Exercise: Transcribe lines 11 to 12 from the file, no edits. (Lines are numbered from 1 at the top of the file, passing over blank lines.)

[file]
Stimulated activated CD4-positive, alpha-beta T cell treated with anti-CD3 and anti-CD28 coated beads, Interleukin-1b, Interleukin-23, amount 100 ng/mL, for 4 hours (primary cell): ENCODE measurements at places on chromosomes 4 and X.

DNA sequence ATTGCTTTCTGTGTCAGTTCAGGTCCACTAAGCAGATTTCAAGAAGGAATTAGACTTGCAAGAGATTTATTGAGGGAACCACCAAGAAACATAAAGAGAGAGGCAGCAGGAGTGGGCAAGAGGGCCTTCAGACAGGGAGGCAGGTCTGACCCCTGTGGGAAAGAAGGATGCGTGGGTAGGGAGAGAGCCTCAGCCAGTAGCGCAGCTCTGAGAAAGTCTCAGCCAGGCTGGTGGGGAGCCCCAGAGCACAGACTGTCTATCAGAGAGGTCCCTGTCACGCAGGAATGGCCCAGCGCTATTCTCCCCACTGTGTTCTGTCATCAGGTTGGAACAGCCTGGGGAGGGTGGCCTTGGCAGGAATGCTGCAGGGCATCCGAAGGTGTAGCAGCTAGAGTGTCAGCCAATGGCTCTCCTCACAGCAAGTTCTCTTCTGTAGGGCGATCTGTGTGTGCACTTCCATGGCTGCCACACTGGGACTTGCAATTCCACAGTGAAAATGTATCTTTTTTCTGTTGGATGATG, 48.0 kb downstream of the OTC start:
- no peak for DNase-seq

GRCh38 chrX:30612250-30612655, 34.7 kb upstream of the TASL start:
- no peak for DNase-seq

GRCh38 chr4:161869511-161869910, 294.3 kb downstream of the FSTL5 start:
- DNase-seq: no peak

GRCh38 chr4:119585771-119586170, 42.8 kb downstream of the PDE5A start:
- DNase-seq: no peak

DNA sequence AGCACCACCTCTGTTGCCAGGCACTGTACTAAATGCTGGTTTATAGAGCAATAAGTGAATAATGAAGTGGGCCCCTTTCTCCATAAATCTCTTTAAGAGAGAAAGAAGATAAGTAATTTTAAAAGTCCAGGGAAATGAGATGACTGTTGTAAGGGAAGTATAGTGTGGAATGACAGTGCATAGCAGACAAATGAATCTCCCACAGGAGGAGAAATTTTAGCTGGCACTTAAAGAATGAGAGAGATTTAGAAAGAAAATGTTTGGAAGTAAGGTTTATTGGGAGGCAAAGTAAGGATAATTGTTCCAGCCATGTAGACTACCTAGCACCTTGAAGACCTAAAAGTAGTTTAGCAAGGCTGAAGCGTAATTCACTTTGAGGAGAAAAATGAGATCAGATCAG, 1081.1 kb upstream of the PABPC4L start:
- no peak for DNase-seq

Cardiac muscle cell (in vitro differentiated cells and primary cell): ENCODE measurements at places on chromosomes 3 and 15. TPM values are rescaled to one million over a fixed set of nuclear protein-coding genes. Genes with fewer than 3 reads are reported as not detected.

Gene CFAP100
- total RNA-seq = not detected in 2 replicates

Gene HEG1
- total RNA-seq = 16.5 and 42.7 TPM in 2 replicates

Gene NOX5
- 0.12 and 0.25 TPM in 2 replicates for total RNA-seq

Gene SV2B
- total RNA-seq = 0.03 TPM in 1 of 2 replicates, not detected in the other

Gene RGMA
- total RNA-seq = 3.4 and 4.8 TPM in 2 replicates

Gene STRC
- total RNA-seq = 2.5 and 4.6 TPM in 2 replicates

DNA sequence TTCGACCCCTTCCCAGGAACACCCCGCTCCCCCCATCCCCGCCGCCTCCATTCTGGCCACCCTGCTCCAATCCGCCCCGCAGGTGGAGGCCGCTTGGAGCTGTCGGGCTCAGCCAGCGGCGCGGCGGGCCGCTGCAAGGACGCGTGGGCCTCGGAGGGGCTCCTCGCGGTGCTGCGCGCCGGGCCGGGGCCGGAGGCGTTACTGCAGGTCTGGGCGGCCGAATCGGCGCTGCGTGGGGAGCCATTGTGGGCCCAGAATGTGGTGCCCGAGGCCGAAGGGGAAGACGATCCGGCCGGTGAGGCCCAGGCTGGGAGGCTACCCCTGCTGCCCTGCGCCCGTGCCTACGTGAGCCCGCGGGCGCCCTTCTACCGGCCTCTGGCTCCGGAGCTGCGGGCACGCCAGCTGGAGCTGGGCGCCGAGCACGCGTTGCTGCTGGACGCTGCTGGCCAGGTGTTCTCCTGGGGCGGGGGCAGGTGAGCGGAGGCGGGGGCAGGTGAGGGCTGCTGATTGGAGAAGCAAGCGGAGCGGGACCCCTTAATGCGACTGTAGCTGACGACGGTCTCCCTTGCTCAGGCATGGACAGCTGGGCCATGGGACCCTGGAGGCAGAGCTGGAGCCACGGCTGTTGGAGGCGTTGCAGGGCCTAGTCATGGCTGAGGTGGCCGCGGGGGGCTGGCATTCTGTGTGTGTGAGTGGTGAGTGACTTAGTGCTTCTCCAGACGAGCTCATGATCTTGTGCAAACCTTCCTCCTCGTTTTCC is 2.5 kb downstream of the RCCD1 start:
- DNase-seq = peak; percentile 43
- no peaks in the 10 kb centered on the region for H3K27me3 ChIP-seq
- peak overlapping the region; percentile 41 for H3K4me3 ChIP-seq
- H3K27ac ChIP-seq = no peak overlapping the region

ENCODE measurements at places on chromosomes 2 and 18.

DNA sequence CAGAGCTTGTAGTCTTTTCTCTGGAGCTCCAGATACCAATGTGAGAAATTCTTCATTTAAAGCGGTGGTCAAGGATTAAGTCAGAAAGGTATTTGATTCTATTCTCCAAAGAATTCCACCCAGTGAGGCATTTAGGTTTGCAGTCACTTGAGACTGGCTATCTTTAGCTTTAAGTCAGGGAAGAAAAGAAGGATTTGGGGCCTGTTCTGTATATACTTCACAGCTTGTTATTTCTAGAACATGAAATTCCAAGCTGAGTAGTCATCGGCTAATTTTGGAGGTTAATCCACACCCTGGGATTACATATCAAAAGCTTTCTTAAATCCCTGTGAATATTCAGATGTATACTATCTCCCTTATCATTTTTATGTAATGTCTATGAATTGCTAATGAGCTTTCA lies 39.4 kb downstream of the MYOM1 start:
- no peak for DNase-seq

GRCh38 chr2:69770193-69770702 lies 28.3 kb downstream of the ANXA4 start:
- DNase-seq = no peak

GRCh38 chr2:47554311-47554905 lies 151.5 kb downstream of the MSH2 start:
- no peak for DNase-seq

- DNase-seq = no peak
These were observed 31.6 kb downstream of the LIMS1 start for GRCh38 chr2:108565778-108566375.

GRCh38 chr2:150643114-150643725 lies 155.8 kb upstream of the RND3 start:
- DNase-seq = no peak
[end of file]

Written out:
- no peak for DNase-seq

Cardiac muscle cell (in vitro differentiated cells and primary cell): ENCODE measurements at places on chromosomes 3 and 15. TPM values are rescaled to one million over a fixed set of nuclear protein-coding genes. Genes with fewer than 3 reads are reported as not detected.